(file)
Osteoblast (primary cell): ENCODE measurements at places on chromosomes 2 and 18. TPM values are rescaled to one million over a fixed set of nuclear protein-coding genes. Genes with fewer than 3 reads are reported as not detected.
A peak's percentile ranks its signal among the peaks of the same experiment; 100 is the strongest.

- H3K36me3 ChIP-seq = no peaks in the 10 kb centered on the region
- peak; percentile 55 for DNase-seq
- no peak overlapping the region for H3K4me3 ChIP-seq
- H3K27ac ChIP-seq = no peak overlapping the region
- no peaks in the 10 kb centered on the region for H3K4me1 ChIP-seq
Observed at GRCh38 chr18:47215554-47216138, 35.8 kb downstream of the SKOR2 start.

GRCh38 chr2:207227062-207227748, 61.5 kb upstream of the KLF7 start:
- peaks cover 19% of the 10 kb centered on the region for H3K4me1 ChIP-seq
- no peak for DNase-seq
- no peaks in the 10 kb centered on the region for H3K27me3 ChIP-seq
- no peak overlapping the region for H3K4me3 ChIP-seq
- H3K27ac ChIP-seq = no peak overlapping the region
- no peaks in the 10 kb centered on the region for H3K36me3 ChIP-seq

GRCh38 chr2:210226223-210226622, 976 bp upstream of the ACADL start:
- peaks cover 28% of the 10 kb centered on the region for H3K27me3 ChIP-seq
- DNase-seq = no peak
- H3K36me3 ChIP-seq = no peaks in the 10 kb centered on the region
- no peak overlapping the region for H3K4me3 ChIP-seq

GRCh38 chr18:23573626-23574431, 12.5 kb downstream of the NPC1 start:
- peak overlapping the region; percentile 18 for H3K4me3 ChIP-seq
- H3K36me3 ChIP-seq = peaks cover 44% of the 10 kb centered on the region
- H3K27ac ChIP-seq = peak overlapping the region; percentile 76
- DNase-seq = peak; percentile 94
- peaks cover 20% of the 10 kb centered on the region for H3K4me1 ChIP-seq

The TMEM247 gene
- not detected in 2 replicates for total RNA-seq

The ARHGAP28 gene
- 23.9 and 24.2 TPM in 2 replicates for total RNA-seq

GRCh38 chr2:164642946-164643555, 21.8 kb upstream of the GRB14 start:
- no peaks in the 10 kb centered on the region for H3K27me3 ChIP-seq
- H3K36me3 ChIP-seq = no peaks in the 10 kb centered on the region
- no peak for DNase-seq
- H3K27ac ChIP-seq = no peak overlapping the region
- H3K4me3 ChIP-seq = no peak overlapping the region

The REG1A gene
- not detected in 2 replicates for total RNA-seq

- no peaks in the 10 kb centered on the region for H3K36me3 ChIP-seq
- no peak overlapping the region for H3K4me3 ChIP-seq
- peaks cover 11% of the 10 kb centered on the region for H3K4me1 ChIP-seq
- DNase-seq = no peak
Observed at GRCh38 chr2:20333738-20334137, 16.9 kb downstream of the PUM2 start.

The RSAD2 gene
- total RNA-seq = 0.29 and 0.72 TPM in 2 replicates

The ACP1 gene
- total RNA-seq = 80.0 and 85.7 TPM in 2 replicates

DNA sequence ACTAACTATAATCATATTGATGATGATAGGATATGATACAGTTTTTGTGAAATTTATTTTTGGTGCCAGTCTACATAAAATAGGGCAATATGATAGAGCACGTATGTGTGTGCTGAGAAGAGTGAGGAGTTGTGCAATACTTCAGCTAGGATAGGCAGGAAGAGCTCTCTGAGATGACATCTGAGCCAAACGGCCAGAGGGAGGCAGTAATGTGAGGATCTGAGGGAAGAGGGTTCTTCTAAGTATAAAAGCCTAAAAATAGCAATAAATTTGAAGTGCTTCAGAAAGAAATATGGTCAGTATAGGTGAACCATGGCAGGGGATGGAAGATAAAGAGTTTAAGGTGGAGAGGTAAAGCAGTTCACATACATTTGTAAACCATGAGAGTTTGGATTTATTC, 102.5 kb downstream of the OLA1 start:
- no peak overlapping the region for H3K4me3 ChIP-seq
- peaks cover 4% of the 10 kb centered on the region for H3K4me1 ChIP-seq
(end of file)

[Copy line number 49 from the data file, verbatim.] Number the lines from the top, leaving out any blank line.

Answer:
- no peak overlapping the region for H3K4me3 ChIP-seq